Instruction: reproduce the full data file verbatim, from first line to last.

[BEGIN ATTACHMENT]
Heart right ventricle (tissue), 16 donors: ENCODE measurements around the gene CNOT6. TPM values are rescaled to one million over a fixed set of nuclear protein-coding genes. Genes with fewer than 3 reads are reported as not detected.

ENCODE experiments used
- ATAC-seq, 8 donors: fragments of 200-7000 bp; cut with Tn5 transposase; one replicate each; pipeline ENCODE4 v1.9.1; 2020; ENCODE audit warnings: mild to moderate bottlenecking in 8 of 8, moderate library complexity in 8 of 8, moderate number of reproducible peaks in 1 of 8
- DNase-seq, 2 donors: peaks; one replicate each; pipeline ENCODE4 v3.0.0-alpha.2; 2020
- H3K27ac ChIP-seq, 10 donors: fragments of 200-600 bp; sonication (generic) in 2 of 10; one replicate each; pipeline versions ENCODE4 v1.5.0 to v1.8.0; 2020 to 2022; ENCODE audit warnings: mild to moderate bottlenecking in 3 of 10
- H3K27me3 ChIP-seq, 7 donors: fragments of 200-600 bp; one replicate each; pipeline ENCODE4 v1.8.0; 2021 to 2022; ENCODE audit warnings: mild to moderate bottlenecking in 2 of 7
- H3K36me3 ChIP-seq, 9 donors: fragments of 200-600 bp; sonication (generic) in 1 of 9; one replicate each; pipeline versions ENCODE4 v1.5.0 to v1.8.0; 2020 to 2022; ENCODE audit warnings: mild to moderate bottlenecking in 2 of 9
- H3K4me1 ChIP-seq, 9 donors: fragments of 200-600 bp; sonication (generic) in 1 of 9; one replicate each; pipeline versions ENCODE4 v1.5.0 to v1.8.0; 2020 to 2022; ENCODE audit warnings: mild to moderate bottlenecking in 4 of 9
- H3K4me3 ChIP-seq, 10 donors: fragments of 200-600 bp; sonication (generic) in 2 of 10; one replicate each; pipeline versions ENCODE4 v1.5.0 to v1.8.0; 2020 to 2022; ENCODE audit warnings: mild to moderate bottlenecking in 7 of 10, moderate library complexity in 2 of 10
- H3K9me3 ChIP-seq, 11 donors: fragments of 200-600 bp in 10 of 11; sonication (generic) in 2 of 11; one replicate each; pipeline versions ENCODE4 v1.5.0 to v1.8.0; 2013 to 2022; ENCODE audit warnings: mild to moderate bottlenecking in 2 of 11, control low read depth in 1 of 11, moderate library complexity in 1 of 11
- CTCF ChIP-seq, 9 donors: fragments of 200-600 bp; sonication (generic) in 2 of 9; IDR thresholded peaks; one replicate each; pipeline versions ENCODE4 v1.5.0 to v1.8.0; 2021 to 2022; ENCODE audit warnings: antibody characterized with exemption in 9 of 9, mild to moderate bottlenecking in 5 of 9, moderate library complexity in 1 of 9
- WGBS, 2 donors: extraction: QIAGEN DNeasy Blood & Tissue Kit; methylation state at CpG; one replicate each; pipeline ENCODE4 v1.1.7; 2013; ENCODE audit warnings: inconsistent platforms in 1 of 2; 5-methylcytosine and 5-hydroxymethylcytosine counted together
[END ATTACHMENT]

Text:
Heart right ventricle (tissue), 16 donors: ENCODE measurements around the gene CNOT6. TPM values are rescaled to one million over a fixed set of nuclear protein-coding genes. Genes with fewer than 3 reads are reported as not detected.

ENCODE experiments used
- ATAC-seq, 8 donors: fragments of 200-7000 bp; cut with Tn5 transposase; one replicate each; pipeline ENCODE4 v1.9.1; 2020; ENCODE audit warnings: mild to moderate bottlenecking in 8 of 8, moderate library complexity in 8 of 8, moderate number of reproducible peaks in 1 of 8
- DNase-seq, 2 donors: peaks; one replicate each; pipeline ENCODE4 v3.0.0-alpha.2; 2020
- H3K27ac ChIP-seq, 10 donors: fragments of 200-600 bp; sonication (generic) in 2 of 10; one replicate each; pipeline versions ENCODE4 v1.5.0 to v1.8.0; 2020 to 2022; ENCODE audit warnings: mild to moderate bottlenecking in 3 of 10
- H3K27me3 ChIP-seq, 7 donors: fragments of 200-600 bp; one replicate each; pipeline ENCODE4 v1.8.0; 2021 to 2022; ENCODE audit warnings: mild to moderate bottlenecking in 2 of 7
- H3K36me3 ChIP-seq, 9 donors: fragments of 200-600 bp; sonication (generic) in 1 of 9; one replicate each; pipeline versions ENCODE4 v1.5.0 to v1.8.0; 2020 to 2022; ENCODE audit warnings: mild to moderate bottlenecking in 2 of 9
- H3K4me1 ChIP-seq, 9 donors: fragments of 200-600 bp; sonication (generic) in 1 of 9; one replicate each; pipeline versions ENCODE4 v1.5.0 to v1.8.0; 2020 to 2022; ENCODE audit warnings: mild to moderate bottlenecking in 4 of 9
- H3K4me3 ChIP-seq, 10 donors: fragments of 200-600 bp; sonication (generic) in 2 of 10; one replicate each; pipeline versions ENCODE4 v1.5.0 to v1.8.0; 2020 to 2022; ENCODE audit warnings: mild to moderate bottlenecking in 7 of 10, moderate library complexity in 2 of 10
- H3K9me3 ChIP-seq, 11 donors: fragments of 200-600 bp in 10 of 11; sonication (generic) in 2 of 11; one replicate each; pipeline versions ENCODE4 v1.5.0 to v1.8.0; 2013 to 2022; ENCODE audit warnings: mild to moderate bottlenecking in 2 of 11, control low read depth in 1 of 11, moderate library complexity in 1 of 11
- CTCF ChIP-seq, 9 donors: fragments of 200-600 bp; sonication (generic) in 2 of 9; IDR thresholded peaks; one replicate each; pipeline versions ENCODE4 v1.5.0 to v1.8.0; 2021 to 2022; ENCODE audit warnings: antibody characterized with exemption in 9 of 9, mild to moderate bottlenecking in 5 of 9, moderate library complexity in 1 of 9
- WGBS, 2 donors: extraction: QIAGEN DNeasy Blood & Tissue Kit; methylation state at CpG; one replicate each; pipeline ENCODE4 v1.1.7; 2013; ENCODE audit warnings: inconsistent platforms in 1 of 2; 5-methylcytosine and 5-hydroxymethylcytosine counted together